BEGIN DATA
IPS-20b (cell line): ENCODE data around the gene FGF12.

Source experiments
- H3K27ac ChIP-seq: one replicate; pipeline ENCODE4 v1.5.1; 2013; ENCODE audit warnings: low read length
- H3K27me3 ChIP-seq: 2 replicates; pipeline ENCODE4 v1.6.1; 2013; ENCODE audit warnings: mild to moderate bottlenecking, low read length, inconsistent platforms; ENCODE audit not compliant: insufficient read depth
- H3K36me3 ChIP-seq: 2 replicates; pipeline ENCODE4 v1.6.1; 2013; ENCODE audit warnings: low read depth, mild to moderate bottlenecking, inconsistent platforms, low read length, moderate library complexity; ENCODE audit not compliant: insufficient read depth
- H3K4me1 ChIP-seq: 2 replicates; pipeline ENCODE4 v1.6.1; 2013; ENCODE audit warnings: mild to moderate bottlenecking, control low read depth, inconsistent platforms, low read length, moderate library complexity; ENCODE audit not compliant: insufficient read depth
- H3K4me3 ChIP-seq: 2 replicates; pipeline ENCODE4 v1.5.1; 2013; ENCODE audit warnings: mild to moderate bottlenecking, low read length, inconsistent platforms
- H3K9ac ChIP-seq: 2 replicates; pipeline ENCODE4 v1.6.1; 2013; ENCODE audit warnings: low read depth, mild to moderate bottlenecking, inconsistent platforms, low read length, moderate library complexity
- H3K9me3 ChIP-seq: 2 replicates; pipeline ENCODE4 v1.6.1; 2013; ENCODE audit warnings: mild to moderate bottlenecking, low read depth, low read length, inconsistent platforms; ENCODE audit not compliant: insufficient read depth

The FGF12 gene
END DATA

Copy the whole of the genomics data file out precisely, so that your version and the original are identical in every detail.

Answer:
IPS-20b (cell line): ENCODE data around the gene FGF12.

Source experiments
- H3K27ac ChIP-seq: one replicate; pipeline ENCODE4 v1.5.1; 2013; ENCODE audit warnings: low read length
- H3K27me3 ChIP-seq: 2 replicates; pipeline ENCODE4 v1.6.1; 2013; ENCODE audit warnings: mild to moderate bottlenecking, low read length, inconsistent platforms; ENCODE audit not compliant: insufficient read depth
- H3K36me3 ChIP-seq: 2 replicates; pipeline ENCODE4 v1.6.1; 2013; ENCODE audit warnings: low read depth, mild to moderate bottlenecking, inconsistent platforms, low read length, moderate library complexity; ENCODE audit not compliant: insufficient read depth
- H3K4me1 ChIP-seq: 2 replicates; pipeline ENCODE4 v1.6.1; 2013; ENCODE audit warnings: mild to moderate bottlenecking, control low read depth, inconsistent platforms, low read length, moderate library complexity; ENCODE audit not compliant: insufficient read depth
- H3K4me3 ChIP-seq: 2 replicates; pipeline ENCODE4 v1.5.1; 2013; ENCODE audit warnings: mild to moderate bottlenecking, low read length, inconsistent platforms
- H3K9ac ChIP-seq: 2 replicates; pipeline ENCODE4 v1.6.1; 2013; ENCODE audit warnings: low read depth, mild to moderate bottlenecking, inconsistent platforms, low read length, moderate library complexity
- H3K9me3 ChIP-seq: 2 replicates; pipeline ENCODE4 v1.6.1; 2013; ENCODE audit warnings: mild to moderate bottlenecking, low read depth, low read length, inconsistent platforms; ENCODE audit not compliant: insufficient read depth

The FGF12 gene